A Global History of Ethics
I tried to read Bertand Russell's History of Western Civilisation but struggled to get through it. After reading The Quest For A Moral Compass I had a much better framework to work from and was able to return to Russell's book and enjoy it.
Kenan Malik is one of the unsung intellectual giants of our time.
My favourite passage is from page 23. Socrates now asks his most important question, one that two millennia later still causes consternation. Is it Pius he wonders being loved by the gods because it is Pius, or is it Pius because it is being loved by the gods? Unless the gods love something for no good reason, then they must love something as Pius because it inherently possesses value. But if it inherently possesses value, then it does so independently of the Gods. It cannot be Pius, as Euthyphro supposes, simply because the Gods love it.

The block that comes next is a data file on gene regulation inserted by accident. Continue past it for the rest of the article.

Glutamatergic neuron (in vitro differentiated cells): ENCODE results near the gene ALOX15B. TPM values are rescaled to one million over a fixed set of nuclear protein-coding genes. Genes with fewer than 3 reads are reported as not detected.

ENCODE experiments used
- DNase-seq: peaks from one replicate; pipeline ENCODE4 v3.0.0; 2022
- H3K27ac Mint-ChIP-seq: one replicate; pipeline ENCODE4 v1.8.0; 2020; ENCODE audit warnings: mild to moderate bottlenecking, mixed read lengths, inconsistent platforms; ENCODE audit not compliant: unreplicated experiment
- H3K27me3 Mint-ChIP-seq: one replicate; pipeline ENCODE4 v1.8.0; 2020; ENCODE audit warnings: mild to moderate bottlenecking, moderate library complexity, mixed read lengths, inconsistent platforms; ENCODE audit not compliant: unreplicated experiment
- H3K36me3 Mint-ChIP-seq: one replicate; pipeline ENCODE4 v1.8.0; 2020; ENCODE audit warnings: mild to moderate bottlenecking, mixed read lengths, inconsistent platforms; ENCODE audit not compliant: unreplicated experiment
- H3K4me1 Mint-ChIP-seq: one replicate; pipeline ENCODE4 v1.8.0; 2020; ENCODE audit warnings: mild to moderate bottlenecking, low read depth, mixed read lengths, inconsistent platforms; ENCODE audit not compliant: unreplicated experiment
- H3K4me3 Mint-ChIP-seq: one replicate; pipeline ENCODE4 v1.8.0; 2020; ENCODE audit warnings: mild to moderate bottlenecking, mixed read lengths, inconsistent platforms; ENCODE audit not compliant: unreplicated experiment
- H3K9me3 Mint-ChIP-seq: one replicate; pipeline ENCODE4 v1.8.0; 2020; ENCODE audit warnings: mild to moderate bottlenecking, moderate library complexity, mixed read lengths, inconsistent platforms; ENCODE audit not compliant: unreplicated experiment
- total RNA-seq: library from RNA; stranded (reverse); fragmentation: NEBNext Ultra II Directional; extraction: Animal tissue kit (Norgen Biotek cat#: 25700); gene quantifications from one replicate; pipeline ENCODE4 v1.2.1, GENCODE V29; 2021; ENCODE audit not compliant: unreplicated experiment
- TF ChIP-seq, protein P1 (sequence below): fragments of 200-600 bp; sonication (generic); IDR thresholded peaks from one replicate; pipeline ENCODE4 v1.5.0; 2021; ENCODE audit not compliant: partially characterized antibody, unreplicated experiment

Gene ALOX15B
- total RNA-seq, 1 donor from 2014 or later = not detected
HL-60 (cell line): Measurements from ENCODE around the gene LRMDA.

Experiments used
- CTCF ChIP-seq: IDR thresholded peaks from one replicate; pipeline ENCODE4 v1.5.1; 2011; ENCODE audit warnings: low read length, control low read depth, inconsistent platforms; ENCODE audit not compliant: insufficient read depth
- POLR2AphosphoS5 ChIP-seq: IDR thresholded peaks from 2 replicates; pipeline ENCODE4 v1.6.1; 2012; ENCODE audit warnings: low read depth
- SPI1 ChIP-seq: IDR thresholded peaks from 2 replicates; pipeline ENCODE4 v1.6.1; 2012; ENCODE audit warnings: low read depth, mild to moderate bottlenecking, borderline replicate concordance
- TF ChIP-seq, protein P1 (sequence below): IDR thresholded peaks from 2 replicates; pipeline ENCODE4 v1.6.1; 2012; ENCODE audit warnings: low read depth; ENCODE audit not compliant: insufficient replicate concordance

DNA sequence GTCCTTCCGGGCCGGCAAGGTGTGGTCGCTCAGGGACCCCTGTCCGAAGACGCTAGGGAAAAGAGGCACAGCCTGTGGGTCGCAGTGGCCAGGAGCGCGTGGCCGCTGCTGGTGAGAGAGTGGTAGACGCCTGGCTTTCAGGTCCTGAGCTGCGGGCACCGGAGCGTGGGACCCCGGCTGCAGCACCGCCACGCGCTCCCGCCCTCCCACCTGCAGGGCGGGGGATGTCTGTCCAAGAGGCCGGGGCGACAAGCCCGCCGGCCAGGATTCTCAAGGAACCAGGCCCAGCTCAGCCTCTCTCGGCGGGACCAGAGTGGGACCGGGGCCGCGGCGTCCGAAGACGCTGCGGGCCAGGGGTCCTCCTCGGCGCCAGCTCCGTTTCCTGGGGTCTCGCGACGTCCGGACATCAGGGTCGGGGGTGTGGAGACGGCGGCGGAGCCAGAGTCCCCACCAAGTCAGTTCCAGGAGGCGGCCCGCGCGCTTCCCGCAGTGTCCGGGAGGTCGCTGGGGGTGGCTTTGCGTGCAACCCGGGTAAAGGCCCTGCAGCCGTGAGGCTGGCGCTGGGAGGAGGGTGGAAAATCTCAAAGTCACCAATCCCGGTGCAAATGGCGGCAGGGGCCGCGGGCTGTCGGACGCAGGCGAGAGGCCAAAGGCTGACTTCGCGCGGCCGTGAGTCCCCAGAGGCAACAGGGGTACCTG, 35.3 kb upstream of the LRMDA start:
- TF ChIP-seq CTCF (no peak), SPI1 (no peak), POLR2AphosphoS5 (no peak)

Following is a summary from Book Depository:
In this remarkable and groundbreaking book, Kenan Malik explores the history of moral thought as it has developed over three millennia, from Homer's Greece to Mao's China, from ancient India to modern America. It tells the stories of the great philosophers, and breathes life into their ideas, while also challenging many of our most cherished moral beliefs. Engaging and provocative, The Quest for a Moral Compass confronts some of humanity's deepest questions. Where do values come from? Is God necessary for moral guidance? Are there absolute moral truths? It also brings morality down to earth, showing how, throughout history, social needs and political desires have shaped moral thinking. It is a history of the world told through the history of moral thought, and a history of moral thought that casts new light on global history. At a time of great social turbulence and moral uncertainty, there will be few histories more important than this.